6 Ways to Reduce the Cost of AI in Customer Service

While AI technology has become significantly more accessible to most companies over the last year, cost is often a major barrier for companies looking to implement it.

Most AI tools charge some kind of fee per resolution – Intercom’s Fin, for example, costs $0.99. That’s less than the cost of resolving tickets using offshore agents – but not by much. When companies add in the cost of implementing and managing the AI system, many lose interest in making the investment.

Yet Ultimate’s Customer Service Trends 2024 report suggests that the average company that invests in AI sees a 250% return on investment. That’s a pretty compelling statistic — and it’s part of the reason so many companies plan on investing in AI in 2024.

Finding ways to maximize your team’s efficiency first — before you implement that new AI tool — will save you a significant amount of money. Making your existing tech stack work better also helps your AI solution work better down the road. 

At Peak Support, we’ve helped dozens of clients across many different industries improve and scale their customer support, which gives us a unique vantage point into what works. We have firsthand experience with all the major support ticketing tools and AI solutions, as well as a team dedicated to helping companies implement and optimize their AI platforms

These are some of the best ways to reduce the cost of AI in your customer service organization, so that you can benefit from its capabilities without breaking the bank.

1. Maximize automation options in existing software

Every major customer service platform has a ton of built-in automation tools that you could be using right now. That’s true whether you’re on Zendesk, Help Scout, Intercom, or some other tool. 

The question is: Are you using those features well? 

Let’s use Zendesk as an example. Zendesk can:

  • Automatically close spam tickets, reducing the total number of tickets that your agents have to touch.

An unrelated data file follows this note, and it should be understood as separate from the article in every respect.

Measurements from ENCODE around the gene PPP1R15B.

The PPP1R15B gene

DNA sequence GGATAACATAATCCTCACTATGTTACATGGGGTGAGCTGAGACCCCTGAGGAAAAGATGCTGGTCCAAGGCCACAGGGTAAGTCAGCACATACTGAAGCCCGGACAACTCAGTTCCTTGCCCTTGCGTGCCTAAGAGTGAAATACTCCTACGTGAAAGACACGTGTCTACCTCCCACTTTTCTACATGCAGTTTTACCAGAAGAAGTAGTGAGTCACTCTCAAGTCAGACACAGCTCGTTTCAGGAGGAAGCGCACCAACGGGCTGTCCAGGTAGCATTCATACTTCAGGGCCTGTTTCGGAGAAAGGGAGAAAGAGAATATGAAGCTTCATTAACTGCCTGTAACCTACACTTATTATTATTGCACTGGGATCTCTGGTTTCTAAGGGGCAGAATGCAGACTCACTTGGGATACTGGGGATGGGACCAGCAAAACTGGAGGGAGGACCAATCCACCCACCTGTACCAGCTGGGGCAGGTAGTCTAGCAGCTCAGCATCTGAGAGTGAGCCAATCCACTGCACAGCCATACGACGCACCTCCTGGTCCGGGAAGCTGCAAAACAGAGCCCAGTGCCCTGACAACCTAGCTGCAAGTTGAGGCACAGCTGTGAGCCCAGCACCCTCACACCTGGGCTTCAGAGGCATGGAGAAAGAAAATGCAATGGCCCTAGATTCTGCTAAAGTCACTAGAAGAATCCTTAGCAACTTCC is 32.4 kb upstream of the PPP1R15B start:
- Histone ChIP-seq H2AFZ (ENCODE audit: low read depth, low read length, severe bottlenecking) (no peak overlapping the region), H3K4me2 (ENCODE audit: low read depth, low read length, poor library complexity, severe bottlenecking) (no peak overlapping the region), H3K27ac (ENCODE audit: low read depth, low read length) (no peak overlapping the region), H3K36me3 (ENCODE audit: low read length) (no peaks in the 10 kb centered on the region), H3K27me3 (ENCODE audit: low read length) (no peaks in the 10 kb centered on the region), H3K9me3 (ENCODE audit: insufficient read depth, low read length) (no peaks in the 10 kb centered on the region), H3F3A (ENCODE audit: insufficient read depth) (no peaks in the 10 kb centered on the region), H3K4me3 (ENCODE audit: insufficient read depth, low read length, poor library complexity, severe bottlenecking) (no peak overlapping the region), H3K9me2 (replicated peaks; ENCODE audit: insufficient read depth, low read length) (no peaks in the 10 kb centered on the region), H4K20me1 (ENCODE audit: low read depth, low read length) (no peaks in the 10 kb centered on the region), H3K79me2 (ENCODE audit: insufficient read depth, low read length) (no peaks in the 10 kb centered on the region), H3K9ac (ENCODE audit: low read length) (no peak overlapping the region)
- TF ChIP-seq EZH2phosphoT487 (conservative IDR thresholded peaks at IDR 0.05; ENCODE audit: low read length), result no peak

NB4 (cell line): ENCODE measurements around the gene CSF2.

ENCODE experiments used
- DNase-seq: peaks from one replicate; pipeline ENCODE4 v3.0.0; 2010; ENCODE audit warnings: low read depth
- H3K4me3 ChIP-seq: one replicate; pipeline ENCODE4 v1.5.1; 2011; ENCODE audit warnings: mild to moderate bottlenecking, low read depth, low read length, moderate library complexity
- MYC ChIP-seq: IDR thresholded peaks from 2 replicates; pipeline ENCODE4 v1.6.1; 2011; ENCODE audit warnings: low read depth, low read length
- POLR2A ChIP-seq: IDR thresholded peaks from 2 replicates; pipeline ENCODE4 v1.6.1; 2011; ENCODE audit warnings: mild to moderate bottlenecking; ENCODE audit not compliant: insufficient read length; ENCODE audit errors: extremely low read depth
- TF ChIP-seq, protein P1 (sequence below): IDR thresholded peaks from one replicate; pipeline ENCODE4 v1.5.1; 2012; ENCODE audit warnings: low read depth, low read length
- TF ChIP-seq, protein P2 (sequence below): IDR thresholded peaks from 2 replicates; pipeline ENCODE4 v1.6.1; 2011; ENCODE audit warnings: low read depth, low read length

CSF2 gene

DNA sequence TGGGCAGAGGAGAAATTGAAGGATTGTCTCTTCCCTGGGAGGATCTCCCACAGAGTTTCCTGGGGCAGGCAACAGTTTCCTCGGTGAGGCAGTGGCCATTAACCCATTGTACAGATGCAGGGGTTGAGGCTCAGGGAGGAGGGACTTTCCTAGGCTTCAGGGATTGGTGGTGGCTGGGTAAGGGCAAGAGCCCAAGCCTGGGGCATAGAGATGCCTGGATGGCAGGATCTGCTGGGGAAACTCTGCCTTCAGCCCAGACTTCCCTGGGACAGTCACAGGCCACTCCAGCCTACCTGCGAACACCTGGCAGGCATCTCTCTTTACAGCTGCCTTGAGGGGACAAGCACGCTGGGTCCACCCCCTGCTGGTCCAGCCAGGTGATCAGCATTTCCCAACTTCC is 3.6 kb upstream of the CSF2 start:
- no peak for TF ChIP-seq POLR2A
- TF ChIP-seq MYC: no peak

• Auto-reply with suggested help center articles based on the message your customer sends
  • Proactively suggest contextual help in a web widget that you can embed in your product to reduce your overall contact rate.
  • Gather information in a contact form, without adding unnecessary effort for your customers by using conditional fields. You can use this extra information to route tickets efficiently or automate some aspects of the response with automations or triggers.

Most companies we work with at Peak Support know these features exist. They may even be dabbling in some of this functionality. But, speaking generally, they’re usually leaving a ton of opportunity on the table. 

We recently optimized Zendesk’s chatbot for Embark, an ecommerce company that sells pet DNA tests, and reduced chat volume by 75%, while maintaining a 97% CSAT. That was a simple chatbot, not an AI-powered one. At another client, we uncovered 18 different opportunities to improve their Zendesk instance. 

Zooming out, there are two huge advantages in starting with your existing software before implementing AI solutions:

  1. The learning curve is a lot smaller. You only have to learn about a feature, rather than implement a brand new tool from scratch. 
  2. The cost is usually negligible. You may already be paying for these automation features, like Zendesk’s automations and triggers. Even if they aren’t included in your package, often you’re able to purchase them as an add-on with limited extra cost (especially compared to the cost of implementing a brand new AI solution).

2. Update your knowledge base content

A great knowledge base is the best foundation to build any AI solution on.